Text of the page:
Six Colour Flag

In many countries, June is marked as the month of pride celebration. In countries where LGBTQ+ rights are not forbidden, you can see flags displayed on the streets, parliament houses, companies, balconies of houses, etc. They can also be seen in demonstrations, parades, and other events that take place during the whole month. But have you stopped to think by whom and why the rainbow flag was created? I was curious myself, so I thought that it would be interesting to learn together.

Gilbert Baker is the creator of the rainbow flag. Barker was a vexillographer (flag maker), a political activist, a drag queen, and a designer. Besides, he enjoyed watching movies, dancing, loving fashion, and other leisures he practiced with his friend Artie and Cleve.

He was talented in designing banners for anti-war and pro-gay protests; thus, many friends and colleagues including Harvey Milk, who was the first gay politician elected in San Francisco motivated him to create a symbol for the gay community.

Baker knew that the symbol needed to be something new and beautiful. He wanted to strip off the painful stigma that was created by the Nazi in the concentration camp, where gay men were marked out by wearing a pink triangle that was tagged on their clothes.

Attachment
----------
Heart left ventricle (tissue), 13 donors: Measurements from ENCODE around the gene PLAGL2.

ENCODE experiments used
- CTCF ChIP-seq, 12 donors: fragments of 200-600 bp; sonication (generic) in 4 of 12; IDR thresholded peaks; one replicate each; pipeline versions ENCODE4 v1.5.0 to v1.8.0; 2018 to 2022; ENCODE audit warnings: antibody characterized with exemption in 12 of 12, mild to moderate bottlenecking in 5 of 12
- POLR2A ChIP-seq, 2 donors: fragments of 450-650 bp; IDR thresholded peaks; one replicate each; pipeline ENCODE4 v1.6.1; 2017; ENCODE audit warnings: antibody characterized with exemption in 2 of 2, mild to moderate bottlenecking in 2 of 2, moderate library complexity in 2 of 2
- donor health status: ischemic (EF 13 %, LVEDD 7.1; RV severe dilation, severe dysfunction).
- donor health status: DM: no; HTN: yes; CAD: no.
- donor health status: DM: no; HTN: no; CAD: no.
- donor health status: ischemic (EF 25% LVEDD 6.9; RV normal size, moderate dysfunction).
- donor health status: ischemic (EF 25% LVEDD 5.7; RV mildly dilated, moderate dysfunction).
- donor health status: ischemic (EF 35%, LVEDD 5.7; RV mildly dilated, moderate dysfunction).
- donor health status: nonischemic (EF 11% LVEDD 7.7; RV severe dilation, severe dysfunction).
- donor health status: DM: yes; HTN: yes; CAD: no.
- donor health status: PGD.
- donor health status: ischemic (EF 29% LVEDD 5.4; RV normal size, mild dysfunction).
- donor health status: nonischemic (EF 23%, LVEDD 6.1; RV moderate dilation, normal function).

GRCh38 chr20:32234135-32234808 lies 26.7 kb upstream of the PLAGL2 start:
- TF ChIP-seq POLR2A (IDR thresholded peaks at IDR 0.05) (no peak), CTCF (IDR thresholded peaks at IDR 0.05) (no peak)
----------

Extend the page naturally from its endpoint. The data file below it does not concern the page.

One night, he was out at Winterland Ballroom dancing with Cleve. Both were moving their hips, snapping their fingers, and dancing to the music. Everything and everyone that surrounded them were flashing, glittering, and colourful. At this point, Baker knew he had the main idea, the rainbow flat emerged. So, on the 25th of June, 1978, Baker raised the flag for the first time at the United Nations Plaza in San Francisco to commemorate Gay Freedom Day Parade.

“We were all in a swirl of colour and light. It was like a rainbow. A Rainbow flag was a conscious choice, natural and necessary. The rainbow came from earliest recorded history as a symbol of hope,” describes Baker on his website.  

The rainbow flag that is raised today has six bans from top to bottom:

Red represents life

Orange stands for healing

Yellow means sunlight

Green nature

Blue meaning serenity

Purple spirit

However, when it was created it had eight colours.  Pink represents sexuality and turquoise magic.

Even though there is a dispute about the right of the rainbow flag from different parts, Baker was clear before he passed away in 2017 that the flag is public and free to use by anyone. It is a gift for everyone since it was created with that purpose.

Today as we raise and see the rainbow flag, let’s have in mind that the LGBTQ+ are part of our community, thus remember that inclusion is our duty. 


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